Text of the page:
Mr. King explained it further in a separate report, outlining the phases on the hands of a clock:
At 12 o’clock, when recessions are deep, companies restructure, sell assets, kill dividends and raise equity, after which credit spreads rally. Markets are still depressed, though, because profits are still slumping and share issues have diluted the pool.
Fast forward to 3 o’clock: The economy recovers and corporate profits rise.
After 6 o’clock, you get “lower-quality earnings growth,” with rising stock values propelled by acquisitions or stock buybacks. While stocks still rally, “deteriorating balance sheets start to drive credit spreads higher.”
(Hey, Canada’s Anne Murray and others actually sang something similar, when you think about it: “At 6 o’clock their mommies and daddies/Will take them home to bed/Because they’re tired little teddy bears.”)
Then the clock strikes 9, after which “the resultant balance sheet deterioration comes to a head, creating a crisis in which profits cannot be sustained, and both equities and credit sell off.” Which usually means a recession.
“Rob thinks it’s early in Phase 3, perhaps around 7 o’clock; Matt seems to think it’s 8:59,” Mr. King said.
“But then the risk for Matt of being too early is largely one of foregoing a little extra carry in credit; the risk for Rob is of missing out on the considerable gains to be had as his late-cycle bull market narrows.”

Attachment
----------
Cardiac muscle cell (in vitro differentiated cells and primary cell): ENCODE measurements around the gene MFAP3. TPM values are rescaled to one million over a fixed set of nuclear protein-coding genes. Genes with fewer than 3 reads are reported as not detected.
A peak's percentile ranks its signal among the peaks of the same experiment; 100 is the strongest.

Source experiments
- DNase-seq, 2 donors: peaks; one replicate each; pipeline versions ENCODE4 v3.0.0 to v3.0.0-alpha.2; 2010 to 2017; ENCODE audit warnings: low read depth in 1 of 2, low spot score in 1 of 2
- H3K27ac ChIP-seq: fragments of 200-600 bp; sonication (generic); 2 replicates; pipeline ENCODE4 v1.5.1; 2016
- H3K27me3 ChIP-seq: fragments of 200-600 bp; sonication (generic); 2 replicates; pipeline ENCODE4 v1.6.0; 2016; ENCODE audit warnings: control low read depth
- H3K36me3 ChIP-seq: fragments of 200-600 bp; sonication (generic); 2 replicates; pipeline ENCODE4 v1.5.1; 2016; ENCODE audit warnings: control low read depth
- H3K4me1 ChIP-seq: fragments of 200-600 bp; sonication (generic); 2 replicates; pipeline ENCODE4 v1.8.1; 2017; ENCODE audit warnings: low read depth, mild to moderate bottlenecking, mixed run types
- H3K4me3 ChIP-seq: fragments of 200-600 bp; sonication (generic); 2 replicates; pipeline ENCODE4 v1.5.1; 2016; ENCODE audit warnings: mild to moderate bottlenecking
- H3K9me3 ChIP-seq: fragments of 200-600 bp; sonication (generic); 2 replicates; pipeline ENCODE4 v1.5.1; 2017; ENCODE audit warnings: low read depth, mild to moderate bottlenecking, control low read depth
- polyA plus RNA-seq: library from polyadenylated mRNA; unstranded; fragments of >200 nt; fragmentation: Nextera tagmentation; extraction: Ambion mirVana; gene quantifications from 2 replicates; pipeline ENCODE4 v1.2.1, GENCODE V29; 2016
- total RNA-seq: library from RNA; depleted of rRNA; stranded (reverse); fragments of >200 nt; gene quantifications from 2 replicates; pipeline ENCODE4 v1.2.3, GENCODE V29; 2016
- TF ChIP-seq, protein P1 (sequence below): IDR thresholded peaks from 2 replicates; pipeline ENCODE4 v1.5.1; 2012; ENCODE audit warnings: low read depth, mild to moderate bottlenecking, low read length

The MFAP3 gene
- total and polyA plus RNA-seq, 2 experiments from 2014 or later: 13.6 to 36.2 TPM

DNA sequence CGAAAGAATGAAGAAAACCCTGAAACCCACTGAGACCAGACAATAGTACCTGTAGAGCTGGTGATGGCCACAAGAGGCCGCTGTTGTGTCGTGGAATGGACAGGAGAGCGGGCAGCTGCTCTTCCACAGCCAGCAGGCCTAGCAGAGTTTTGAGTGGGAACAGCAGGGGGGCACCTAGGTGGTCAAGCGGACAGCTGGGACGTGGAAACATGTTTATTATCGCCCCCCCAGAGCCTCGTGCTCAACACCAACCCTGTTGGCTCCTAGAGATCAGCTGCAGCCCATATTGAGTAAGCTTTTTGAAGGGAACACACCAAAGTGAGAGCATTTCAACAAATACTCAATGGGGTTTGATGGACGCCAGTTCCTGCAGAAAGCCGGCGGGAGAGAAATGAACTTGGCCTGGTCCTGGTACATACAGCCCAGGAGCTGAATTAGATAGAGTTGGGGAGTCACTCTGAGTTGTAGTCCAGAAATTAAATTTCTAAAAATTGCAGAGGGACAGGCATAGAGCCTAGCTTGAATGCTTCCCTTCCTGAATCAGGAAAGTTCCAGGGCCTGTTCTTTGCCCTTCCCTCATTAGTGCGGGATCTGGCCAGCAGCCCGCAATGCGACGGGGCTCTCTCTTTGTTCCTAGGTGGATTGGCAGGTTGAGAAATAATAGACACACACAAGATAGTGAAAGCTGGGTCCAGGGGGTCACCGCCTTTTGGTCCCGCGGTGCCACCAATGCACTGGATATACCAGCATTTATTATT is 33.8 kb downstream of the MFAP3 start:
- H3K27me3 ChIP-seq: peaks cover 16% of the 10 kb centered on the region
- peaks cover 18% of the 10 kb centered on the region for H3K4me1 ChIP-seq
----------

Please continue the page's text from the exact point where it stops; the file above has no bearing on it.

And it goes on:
Mr. King noted that U.S. corporate earnings per share and economic growth are strong, and historically have been up until the fourth phase in earlier cycles. Price-to-earnings ratios, he added, are “more elevated” than in any fourth phase but for March, 2000.
“Finally, on timing, the average Phase 3 lasts just over two years,” he said.
“Matt would say that, on fundamentals, this Phase 3 started in 2012, so Phase 4 is well overdue. Rob would say that, on market action, this Phase 3 started earlier this year, so could last another 18 months.”
- Follow our Inside the Market
- Ian McGugan: U.S. markets on top of the world, but on a shaky foundation
- Ian McGugan: Don’t use the longest bull market as a reason to sell
- Scott Barlow: ‘At these levels, there’s a 70% chance of the S&P 500 being down 12 months from now’
- David Berman: As S&P 500 nears record bull run, investors torn between celebrating or cowering
A scene I'd love to see
Markets at a glance
Tweet of the week
This is totally true if you exclude 1948Q1,1948Q2,1950Q1,1950Q2,1950Q3,1950Q4,1951Q1,1951Q2,1951Q3,1952Q1,1952Q4,1953Q1,1953Q2,1954Q4,1955Q1,1955Q2,1955Q3,1956Q4,1958Q3,1958Q4,1959Q1,1959Q2,1960Q1,1961Q3,1961Q4,1962Q1,1963Q3,1964Q1,1964Q3,1965Q1,1965Q2,1965Q3,1965Q4,1966Q1,1968Q1 https://t.co/mXTPCCYwUY— Justin Wolfers (@JustinWolfers) September 10, 2018